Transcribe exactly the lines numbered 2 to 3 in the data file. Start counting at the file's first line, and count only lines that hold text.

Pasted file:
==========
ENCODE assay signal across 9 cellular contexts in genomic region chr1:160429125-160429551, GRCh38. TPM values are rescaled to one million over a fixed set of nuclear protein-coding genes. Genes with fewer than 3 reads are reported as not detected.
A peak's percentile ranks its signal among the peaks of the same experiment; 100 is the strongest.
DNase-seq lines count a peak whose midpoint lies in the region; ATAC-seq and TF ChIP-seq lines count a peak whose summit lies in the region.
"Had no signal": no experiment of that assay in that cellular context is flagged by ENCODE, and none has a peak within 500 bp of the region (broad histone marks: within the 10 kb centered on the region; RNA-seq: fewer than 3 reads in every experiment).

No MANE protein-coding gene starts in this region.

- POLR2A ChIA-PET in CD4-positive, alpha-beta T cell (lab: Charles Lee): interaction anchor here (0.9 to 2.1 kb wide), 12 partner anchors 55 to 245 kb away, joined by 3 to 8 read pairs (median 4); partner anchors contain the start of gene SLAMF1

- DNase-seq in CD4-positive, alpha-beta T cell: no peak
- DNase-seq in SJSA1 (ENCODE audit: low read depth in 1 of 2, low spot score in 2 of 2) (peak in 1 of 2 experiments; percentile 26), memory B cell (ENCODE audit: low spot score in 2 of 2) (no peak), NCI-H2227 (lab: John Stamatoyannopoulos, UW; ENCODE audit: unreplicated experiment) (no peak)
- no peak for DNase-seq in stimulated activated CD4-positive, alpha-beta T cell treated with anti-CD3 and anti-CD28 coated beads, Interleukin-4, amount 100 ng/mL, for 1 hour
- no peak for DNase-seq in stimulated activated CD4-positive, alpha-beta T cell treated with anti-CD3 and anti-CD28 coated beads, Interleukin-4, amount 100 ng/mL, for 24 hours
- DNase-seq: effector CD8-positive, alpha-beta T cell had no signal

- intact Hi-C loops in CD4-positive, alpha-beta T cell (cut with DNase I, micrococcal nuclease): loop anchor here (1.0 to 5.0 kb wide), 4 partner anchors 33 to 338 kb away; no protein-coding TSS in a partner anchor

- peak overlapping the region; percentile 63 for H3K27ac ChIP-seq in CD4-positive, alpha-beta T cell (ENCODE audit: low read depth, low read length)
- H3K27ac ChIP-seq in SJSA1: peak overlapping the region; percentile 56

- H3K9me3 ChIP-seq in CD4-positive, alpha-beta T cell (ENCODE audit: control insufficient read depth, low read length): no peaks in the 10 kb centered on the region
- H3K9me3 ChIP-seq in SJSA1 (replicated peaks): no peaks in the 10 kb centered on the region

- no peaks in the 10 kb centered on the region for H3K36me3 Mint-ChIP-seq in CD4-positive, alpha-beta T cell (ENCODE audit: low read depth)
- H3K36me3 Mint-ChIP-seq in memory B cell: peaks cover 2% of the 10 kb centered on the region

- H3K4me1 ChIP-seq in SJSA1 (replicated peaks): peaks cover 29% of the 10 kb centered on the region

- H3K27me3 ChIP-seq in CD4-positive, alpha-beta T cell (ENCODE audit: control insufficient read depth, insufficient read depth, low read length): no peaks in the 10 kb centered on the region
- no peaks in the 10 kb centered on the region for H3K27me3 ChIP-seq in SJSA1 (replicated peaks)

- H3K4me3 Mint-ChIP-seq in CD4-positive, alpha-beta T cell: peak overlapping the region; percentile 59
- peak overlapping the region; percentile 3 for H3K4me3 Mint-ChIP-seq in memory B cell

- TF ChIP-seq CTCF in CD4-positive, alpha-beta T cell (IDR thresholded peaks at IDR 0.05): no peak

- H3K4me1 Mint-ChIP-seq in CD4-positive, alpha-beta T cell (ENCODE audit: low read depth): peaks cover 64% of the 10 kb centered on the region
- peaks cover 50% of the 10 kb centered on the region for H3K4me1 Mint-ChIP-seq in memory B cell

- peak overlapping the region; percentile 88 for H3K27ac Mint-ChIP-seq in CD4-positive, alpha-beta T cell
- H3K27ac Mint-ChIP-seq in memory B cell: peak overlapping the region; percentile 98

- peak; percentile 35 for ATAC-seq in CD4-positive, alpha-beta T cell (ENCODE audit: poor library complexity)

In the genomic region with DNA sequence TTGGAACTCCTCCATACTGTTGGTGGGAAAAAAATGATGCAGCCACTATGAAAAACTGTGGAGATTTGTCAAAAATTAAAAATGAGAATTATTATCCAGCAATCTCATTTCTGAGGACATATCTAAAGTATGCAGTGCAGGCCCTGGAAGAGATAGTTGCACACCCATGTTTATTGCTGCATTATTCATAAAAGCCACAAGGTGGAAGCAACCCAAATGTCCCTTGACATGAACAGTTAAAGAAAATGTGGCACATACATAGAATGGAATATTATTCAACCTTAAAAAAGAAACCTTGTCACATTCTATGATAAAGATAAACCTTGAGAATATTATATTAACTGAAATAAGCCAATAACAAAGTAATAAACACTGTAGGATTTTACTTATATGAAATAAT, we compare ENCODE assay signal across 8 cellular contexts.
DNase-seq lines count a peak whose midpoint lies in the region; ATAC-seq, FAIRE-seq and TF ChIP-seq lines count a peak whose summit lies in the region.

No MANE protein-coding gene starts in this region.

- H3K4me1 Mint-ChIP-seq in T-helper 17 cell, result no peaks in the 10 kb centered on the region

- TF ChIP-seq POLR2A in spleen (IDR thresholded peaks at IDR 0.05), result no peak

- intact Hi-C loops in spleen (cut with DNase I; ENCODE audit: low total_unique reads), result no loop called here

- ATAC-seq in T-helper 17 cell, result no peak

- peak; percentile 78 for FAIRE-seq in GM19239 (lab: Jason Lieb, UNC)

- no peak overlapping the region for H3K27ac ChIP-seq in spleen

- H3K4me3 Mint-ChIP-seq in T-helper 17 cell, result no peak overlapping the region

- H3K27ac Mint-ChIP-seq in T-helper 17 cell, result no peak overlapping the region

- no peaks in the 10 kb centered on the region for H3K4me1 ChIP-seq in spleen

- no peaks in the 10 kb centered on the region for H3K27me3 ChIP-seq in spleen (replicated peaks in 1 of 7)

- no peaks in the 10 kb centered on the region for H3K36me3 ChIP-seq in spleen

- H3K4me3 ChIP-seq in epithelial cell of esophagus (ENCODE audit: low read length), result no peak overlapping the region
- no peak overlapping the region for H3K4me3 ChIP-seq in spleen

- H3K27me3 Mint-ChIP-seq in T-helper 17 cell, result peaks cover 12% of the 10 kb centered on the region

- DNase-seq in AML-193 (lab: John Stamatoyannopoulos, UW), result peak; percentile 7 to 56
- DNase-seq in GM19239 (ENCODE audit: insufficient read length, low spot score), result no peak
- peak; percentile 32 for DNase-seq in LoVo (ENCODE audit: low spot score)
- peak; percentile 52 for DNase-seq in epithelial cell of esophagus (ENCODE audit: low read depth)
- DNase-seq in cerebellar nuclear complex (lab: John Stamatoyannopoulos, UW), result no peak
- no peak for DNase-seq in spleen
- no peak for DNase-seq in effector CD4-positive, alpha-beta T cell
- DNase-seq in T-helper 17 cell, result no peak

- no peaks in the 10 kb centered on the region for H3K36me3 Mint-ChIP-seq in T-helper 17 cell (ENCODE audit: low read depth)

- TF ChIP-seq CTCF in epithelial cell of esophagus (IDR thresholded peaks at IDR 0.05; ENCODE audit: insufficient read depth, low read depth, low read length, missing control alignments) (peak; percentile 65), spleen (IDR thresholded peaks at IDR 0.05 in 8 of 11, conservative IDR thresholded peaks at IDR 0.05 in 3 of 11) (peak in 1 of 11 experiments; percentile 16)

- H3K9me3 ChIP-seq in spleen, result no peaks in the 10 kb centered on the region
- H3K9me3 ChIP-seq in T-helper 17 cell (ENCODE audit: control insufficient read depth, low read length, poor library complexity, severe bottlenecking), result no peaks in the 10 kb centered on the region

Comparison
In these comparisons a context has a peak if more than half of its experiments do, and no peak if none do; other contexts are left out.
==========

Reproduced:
A peak's percentile ranks its signal among the peaks of the same experiment; 100 is the strongest.
DNase-seq lines count a peak whose midpoint lies in the region; ATAC-seq and TF ChIP-seq lines count a peak whose summit lies in the region.